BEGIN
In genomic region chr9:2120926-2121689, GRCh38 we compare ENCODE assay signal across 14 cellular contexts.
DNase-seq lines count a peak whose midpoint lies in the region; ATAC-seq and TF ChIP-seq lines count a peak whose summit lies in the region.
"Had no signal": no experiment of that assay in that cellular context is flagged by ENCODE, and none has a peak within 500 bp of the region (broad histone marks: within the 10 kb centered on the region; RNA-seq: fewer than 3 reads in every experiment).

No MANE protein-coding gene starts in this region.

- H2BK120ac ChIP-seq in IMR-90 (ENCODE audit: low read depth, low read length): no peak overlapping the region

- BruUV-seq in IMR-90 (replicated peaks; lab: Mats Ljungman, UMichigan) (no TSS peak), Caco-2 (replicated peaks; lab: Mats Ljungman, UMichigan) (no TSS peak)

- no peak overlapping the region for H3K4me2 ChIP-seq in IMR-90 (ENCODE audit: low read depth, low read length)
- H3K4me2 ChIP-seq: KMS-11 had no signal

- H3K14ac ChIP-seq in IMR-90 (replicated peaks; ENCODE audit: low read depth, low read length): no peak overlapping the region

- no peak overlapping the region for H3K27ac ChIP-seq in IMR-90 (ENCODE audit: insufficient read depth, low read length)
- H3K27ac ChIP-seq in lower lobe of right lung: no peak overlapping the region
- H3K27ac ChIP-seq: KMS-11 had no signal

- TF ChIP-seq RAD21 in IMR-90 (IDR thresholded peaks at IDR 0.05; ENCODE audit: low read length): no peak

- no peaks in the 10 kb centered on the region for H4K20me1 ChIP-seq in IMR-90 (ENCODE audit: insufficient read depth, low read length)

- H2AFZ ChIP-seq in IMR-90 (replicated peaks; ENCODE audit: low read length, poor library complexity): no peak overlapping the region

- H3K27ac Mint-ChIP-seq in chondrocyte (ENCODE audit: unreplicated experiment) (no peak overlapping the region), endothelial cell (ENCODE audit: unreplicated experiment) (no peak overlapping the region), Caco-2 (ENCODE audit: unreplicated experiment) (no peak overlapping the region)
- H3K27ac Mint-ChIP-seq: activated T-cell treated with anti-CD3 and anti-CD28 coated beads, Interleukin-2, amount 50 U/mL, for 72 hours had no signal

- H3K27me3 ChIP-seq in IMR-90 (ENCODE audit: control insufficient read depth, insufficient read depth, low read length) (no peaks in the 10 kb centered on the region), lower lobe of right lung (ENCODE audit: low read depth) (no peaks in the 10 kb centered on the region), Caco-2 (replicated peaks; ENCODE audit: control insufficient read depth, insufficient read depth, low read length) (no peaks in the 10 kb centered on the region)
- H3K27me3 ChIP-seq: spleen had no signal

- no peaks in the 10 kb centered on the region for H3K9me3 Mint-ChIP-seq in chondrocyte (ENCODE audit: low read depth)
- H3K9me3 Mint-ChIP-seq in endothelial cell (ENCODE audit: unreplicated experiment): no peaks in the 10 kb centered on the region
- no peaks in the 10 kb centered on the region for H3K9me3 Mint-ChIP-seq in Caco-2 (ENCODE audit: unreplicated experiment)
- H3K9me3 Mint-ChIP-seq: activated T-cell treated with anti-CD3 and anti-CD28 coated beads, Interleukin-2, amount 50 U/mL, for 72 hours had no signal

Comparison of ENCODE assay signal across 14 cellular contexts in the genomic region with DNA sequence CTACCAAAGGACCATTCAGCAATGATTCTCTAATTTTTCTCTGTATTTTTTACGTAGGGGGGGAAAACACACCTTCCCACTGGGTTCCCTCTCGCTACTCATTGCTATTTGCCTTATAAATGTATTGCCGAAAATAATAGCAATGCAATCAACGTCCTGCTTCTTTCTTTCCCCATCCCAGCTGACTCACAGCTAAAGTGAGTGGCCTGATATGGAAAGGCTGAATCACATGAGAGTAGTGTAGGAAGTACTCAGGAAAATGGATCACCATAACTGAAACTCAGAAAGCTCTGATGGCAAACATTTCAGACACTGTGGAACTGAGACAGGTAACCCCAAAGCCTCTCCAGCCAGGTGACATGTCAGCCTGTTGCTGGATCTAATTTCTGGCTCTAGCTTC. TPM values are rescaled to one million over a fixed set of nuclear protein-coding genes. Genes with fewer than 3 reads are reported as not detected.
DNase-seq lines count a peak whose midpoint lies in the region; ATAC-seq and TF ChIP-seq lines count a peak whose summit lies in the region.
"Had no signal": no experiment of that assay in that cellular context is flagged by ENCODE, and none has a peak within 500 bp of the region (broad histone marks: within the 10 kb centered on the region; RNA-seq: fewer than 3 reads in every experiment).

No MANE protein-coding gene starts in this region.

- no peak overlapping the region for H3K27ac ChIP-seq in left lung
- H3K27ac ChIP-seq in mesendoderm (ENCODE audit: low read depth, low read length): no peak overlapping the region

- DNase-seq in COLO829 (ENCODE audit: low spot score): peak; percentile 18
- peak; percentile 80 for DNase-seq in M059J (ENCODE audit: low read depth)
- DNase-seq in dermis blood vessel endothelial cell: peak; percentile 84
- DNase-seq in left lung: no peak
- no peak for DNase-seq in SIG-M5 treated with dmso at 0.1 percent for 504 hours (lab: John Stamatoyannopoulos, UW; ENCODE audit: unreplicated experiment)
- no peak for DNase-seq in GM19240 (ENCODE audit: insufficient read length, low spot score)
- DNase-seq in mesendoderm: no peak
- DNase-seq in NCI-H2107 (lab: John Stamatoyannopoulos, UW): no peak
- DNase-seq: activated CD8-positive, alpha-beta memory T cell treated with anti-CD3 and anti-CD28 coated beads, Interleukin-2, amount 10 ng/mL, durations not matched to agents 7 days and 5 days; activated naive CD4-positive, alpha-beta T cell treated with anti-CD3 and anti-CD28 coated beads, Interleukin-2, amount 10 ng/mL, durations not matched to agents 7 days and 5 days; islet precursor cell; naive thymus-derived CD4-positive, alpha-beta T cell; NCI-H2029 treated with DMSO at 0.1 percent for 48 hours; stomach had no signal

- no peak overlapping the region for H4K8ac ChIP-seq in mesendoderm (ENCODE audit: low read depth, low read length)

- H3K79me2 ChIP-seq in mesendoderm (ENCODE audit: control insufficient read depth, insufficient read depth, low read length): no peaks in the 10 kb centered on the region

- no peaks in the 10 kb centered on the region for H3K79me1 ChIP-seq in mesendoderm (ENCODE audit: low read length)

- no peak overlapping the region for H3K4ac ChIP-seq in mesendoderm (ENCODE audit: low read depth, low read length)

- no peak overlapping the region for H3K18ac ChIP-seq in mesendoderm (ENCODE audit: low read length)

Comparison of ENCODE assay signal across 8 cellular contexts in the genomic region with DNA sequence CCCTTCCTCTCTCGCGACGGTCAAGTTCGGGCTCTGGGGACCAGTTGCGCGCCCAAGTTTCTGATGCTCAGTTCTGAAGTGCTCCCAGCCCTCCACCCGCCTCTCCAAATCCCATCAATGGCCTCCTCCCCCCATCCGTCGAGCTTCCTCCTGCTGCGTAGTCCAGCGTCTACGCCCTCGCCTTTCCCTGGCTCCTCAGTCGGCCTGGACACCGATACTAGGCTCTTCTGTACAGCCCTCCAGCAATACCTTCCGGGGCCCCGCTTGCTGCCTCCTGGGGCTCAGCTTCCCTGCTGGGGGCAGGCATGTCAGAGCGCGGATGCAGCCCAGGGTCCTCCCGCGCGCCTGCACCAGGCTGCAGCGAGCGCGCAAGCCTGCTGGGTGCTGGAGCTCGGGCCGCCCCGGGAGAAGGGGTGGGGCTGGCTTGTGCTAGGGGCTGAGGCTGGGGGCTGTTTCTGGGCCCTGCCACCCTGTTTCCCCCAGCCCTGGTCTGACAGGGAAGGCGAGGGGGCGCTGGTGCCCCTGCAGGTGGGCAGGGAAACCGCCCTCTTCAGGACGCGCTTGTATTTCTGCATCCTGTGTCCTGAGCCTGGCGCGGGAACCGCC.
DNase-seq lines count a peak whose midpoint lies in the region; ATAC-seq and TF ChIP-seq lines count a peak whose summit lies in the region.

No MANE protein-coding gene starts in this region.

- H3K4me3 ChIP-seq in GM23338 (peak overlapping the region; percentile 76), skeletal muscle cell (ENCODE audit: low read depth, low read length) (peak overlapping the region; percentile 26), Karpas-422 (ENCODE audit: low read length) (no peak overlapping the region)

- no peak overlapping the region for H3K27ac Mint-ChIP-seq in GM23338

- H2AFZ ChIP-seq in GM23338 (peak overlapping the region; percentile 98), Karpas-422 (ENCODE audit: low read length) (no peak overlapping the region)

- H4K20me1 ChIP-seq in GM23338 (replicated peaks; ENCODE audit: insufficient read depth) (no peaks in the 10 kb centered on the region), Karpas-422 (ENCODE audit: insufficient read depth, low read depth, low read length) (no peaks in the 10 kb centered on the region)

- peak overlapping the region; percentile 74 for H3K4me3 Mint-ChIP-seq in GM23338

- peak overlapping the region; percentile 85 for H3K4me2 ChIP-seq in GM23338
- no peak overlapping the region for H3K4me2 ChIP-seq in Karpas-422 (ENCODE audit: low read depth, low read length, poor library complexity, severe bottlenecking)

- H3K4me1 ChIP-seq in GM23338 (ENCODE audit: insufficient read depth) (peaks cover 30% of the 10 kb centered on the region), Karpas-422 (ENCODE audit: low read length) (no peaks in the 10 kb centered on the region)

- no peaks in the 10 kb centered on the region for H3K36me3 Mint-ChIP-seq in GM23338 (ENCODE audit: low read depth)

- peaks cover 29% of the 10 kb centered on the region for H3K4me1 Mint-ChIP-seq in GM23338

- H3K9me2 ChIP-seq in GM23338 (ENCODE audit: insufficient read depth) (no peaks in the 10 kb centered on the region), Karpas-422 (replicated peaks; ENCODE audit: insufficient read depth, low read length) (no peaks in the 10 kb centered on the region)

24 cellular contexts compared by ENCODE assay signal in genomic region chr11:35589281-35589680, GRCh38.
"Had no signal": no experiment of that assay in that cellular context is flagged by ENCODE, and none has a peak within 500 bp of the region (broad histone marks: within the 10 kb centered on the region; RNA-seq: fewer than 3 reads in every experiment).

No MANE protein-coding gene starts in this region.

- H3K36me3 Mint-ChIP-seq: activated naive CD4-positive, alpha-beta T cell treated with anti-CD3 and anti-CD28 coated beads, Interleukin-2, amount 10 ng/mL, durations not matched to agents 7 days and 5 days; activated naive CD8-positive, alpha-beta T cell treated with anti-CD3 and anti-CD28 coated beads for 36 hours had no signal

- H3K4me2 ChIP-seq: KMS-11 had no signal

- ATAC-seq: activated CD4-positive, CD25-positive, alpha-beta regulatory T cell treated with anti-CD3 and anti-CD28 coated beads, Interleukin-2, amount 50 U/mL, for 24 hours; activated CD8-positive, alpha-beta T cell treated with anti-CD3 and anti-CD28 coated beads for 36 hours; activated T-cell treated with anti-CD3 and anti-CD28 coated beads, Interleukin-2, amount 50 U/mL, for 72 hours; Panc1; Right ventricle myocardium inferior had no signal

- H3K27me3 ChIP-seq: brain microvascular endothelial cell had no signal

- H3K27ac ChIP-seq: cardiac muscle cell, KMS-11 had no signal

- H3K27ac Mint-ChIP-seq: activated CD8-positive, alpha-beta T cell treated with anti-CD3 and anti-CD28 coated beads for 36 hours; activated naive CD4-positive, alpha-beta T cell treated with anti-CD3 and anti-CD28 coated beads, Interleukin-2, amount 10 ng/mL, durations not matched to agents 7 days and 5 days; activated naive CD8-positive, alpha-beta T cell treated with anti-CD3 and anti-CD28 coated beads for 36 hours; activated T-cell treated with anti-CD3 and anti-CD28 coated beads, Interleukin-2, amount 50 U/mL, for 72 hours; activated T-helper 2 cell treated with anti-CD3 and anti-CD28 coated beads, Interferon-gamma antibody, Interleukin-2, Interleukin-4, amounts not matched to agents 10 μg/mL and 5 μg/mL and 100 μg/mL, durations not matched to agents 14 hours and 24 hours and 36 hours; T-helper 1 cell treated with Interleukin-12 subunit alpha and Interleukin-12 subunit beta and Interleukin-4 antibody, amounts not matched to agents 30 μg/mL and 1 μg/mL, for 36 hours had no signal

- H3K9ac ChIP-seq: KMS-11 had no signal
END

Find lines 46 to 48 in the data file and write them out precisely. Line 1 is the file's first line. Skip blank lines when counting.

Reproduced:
No MANE protein-coding gene starts in this region.

- H3K4me3 ChIP-seq in GM23338 (peak overlapping the region; percentile 76), skeletal muscle cell (ENCODE audit: low read depth, low read length) (peak overlapping the region; percentile 26), Karpas-422 (ENCODE audit: low read length) (no peak overlapping the region)

- no peak overlapping the region for H3K27ac Mint-ChIP-seq in GM23338